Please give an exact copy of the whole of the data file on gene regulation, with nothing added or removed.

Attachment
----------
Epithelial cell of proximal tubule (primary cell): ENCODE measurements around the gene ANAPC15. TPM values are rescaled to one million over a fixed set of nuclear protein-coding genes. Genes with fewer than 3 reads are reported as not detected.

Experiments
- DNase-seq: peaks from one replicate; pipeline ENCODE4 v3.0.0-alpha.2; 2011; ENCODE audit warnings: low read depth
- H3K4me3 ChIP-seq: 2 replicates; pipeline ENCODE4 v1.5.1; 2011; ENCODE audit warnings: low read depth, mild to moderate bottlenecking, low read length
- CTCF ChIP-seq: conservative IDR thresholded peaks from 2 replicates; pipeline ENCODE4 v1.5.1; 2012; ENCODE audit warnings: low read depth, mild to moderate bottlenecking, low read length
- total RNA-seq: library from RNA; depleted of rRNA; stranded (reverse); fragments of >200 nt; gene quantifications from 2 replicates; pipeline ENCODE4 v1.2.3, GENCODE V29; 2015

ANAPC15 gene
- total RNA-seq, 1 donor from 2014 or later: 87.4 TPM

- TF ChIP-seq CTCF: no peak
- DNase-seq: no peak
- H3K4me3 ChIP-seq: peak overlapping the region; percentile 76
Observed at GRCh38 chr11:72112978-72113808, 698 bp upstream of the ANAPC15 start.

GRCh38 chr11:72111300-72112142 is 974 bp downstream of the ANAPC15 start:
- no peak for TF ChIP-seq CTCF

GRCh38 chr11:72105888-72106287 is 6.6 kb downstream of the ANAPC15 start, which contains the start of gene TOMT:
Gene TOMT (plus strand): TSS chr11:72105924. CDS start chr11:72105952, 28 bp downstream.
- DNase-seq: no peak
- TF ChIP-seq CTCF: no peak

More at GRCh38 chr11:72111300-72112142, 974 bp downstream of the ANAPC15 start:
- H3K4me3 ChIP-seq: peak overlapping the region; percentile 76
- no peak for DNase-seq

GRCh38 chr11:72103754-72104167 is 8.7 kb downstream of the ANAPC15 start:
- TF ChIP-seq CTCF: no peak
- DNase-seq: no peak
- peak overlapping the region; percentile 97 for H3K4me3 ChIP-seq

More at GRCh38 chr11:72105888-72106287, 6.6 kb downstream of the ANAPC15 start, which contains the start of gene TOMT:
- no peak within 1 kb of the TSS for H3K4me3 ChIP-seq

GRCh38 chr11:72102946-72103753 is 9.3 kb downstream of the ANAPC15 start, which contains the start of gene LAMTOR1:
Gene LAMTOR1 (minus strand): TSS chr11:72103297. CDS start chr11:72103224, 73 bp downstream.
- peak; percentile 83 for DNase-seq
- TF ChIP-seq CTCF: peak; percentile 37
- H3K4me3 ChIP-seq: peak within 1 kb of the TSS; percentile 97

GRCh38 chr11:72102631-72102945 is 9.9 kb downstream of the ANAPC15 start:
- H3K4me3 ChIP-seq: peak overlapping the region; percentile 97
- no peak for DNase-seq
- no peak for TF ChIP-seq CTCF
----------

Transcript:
Epithelial cell of proximal tubule (primary cell): ENCODE measurements around the gene ANAPC15. TPM values are rescaled to one million over a fixed set of nuclear protein-coding genes. Genes with fewer than 3 reads are reported as not detected.

Experiments
- DNase-seq: peaks from one replicate; pipeline ENCODE4 v3.0.0-alpha.2; 2011; ENCODE audit warnings: low read depth
- H3K4me3 ChIP-seq: 2 replicates; pipeline ENCODE4 v1.5.1; 2011; ENCODE audit warnings: low read depth, mild to moderate bottlenecking, low read length
- CTCF ChIP-seq: conservative IDR thresholded peaks from 2 replicates; pipeline ENCODE4 v1.5.1; 2012; ENCODE audit warnings: low read depth, mild to moderate bottlenecking, low read length
- total RNA-seq: library from RNA; depleted of rRNA; stranded (reverse); fragments of >200 nt; gene quantifications from 2 replicates; pipeline ENCODE4 v1.2.3, GENCODE V29; 2015

ANAPC15 gene
- total RNA-seq, 1 donor from 2014 or later: 87.4 TPM

- TF ChIP-seq CTCF: no peak
- DNase-seq: no peak
- H3K4me3 ChIP-seq: peak overlapping the region; percentile 76
Observed at GRCh38 chr11:72112978-72113808, 698 bp upstream of the ANAPC15 start.

GRCh38 chr11:72111300-72112142 is 974 bp downstream of the ANAPC15 start:
- no peak for TF ChIP-seq CTCF

GRCh38 chr11:72105888-72106287 is 6.6 kb downstream of the ANAPC15 start, which contains the start of gene TOMT:
Gene TOMT (plus strand): TSS chr11:72105924. CDS start chr11:72105952, 28 bp downstream.
- DNase-seq: no peak
- TF ChIP-seq CTCF: no peak

More at GRCh38 chr11:72111300-72112142, 974 bp downstream of the ANAPC15 start:
- H3K4me3 ChIP-seq: peak overlapping the region; percentile 76
- no peak for DNase-seq

GRCh38 chr11:72103754-72104167 is 8.7 kb downstream of the ANAPC15 start:
- TF ChIP-seq CTCF: no peak
- DNase-seq: no peak
- peak overlapping the region; percentile 97 for H3K4me3 ChIP-seq

More at GRCh38 chr11:72105888-72106287, 6.6 kb downstream of the ANAPC15 start, which contains the start of gene TOMT:
- no peak within 1 kb of the TSS for H3K4me3 ChIP-seq

GRCh38 chr11:72102946-72103753 is 9.3 kb downstream of the ANAPC15 start, which contains the start of gene LAMTOR1:
Gene LAMTOR1 (minus strand): TSS chr11:72103297. CDS start chr11:72103224, 73 bp downstream.
- peak; percentile 83 for DNase-seq
- TF ChIP-seq CTCF: peak; percentile 37
- H3K4me3 ChIP-seq: peak within 1 kb of the TSS; percentile 97

GRCh38 chr11:72102631-72102945 is 9.9 kb downstream of the ANAPC15 start:
- H3K4me3 ChIP-seq: peak overlapping the region; percentile 97
- no peak for DNase-seq
- no peak for TF ChIP-seq CTCF